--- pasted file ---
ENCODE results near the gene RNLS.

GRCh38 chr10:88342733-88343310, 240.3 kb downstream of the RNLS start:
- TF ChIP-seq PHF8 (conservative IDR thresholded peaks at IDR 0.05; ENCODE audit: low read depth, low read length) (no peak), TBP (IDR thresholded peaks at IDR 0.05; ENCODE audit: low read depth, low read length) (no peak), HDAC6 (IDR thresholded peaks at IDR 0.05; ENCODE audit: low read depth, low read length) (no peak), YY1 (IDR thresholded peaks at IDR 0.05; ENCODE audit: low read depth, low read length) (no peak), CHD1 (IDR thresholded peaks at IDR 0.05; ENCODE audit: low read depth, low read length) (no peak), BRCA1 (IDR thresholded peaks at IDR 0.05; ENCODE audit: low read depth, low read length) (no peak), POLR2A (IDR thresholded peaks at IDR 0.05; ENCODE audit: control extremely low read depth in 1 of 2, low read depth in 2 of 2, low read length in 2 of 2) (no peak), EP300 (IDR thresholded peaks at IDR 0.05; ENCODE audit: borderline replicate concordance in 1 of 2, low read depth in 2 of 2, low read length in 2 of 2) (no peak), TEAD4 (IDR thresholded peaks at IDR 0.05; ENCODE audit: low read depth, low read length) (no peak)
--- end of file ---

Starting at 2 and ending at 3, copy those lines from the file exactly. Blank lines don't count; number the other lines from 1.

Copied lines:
GRCh38 chr10:88342733-88343310, 240.3 kb downstream of the RNLS start:
- TF ChIP-seq PHF8 (conservative IDR thresholded peaks at IDR 0.05; ENCODE audit: low read depth, low read length) (no peak), TBP (IDR thresholded peaks at IDR 0.05; ENCODE audit: low read depth, low read length) (no peak), HDAC6 (IDR thresholded peaks at IDR 0.05; ENCODE audit: low read depth, low read length) (no peak), YY1 (IDR thresholded peaks at IDR 0.05; ENCODE audit: low read depth, low read length) (no peak), CHD1 (IDR thresholded peaks at IDR 0.05; ENCODE audit: low read depth, low read length) (no peak), BRCA1 (IDR thresholded peaks at IDR 0.05; ENCODE audit: low read depth, low read length) (no peak), POLR2A (IDR thresholded peaks at IDR 0.05; ENCODE audit: control extremely low read depth in 1 of 2, low read depth in 2 of 2, low read length in 2 of 2) (no peak), EP300 (IDR thresholded peaks at IDR 0.05; ENCODE audit: borderline replicate concordance in 1 of 2, low read depth in 2 of 2, low read length in 2 of 2) (no peak), TEAD4 (IDR thresholded peaks at IDR 0.05; ENCODE audit: low read depth, low read length) (no peak)